As soon as an accident is reported to an insurance company, an insurance adjuster will usually seek to obtain a recorded statement from the injured party. The adjuster may state that he or she wants to hear your side of the story, is simply trying to confirm liability or that the statement is required before he or she can pay money to settle the claim. Be aware that anything you say in a recorded statement can be used against you, even though you are not in court or under oath. Whether to provide a statement depends on who is asking for it.
If your own insurance company requests a recorded statement, you likely will be required to provide it. This is because most insurance policies have a “duty to cooperate” provision. If you fail to cooperate with your own insurance company, you risk a denial of any claim you might make against your insurance company. However, be aware that even though you are dealing with your own insurance company, the insurance company could take a position that is adverse to you. Thus, you should think carefully about each and every fact that you relate in a statement to your insurance company and never volunteer any information.
On the other hand, you have absolutely no obligation to provide a recorded statement to the at-fault party’s insurance company. One of the most frustrating situations for an attorney is when a client has already provided a recorded statement to an insurance company before speaking to the attorney. Why? First, if there are any inconsistencies in the statement given shortly after the accident and information provided at a later date, the insurance company may use it to attempt to show that you are a liar. For instance, you may not know the full extent of your injuries immediately following the accident, but the adjuster will try to nail down your injuries so that, if you later assert a different or more serious injury, he or she can argue that it is unrelated or you would have initially reported it. Second, an insurance adjuster knows how to ask certain questions to trick you into saying something that is inaccurate which may later be used against you. The insurance company’s goal is to pay you as little as possible, so an adjuster will often employ questionable tactics toward accomplishing that goal. Finally, if you make a mistake in describing the accident, or use imprecise language, the insurance adjuster may be able to use your own words against you. Even minor discrepancies in what you say or what you remember may have a devastating impact on your case.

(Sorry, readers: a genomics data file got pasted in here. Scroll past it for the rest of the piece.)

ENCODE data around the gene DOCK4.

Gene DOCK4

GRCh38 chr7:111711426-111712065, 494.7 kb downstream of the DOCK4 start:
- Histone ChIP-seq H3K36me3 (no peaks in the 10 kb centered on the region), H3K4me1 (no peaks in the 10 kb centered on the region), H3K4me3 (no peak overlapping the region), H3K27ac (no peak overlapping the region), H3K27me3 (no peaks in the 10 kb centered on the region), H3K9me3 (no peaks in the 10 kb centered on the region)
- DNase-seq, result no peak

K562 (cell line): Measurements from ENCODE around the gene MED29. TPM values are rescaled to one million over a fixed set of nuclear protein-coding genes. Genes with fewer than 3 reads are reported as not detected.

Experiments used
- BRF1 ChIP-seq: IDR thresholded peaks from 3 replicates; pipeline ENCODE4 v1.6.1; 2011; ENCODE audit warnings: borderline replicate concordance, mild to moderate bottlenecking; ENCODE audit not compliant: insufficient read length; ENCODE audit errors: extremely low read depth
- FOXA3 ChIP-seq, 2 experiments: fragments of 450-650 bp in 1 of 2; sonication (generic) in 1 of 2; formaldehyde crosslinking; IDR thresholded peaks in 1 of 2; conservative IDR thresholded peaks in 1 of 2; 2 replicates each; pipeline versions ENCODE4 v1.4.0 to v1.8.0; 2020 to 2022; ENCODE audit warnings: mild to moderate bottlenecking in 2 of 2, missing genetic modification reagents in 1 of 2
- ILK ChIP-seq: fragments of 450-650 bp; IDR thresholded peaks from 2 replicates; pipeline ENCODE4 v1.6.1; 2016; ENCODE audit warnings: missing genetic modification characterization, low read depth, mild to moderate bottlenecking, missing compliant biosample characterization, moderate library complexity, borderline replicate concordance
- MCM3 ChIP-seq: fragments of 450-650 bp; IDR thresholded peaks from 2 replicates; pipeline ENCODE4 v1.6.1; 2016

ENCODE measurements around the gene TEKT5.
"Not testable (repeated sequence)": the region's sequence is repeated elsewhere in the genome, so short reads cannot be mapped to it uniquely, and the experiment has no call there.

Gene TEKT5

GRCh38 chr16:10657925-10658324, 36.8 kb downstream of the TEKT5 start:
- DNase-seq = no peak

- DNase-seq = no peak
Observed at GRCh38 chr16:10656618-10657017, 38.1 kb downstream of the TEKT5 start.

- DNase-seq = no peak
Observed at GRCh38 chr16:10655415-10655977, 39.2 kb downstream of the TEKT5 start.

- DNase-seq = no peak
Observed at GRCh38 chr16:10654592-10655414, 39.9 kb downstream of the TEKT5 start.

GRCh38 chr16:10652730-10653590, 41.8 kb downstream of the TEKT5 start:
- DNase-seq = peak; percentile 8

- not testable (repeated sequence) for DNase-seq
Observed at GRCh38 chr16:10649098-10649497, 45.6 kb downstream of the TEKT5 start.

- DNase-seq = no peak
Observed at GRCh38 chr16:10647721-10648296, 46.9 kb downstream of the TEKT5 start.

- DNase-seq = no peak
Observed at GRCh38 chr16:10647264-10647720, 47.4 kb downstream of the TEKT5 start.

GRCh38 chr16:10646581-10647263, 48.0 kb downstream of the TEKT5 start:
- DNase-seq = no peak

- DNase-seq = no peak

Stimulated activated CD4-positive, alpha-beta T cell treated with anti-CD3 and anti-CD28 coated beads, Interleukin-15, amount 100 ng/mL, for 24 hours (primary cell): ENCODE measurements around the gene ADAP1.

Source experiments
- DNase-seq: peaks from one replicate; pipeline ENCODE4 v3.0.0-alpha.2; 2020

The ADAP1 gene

The bottom line is that you should never give a recorded statement to an insurance company representative without the advice and guidance of an attorney. Most personal injury attorneys will review your insurance policy for free to determine if it contains a duty to cooperate provision. If you have been injured in an accident and contacted by an insurance company representative for your recorded statement, contact Bass Law to schedule your free, no-obligation consultation with Attorney Dondra Bass O’Neal. You may contact us directly through this website or by calling 912-344-4294.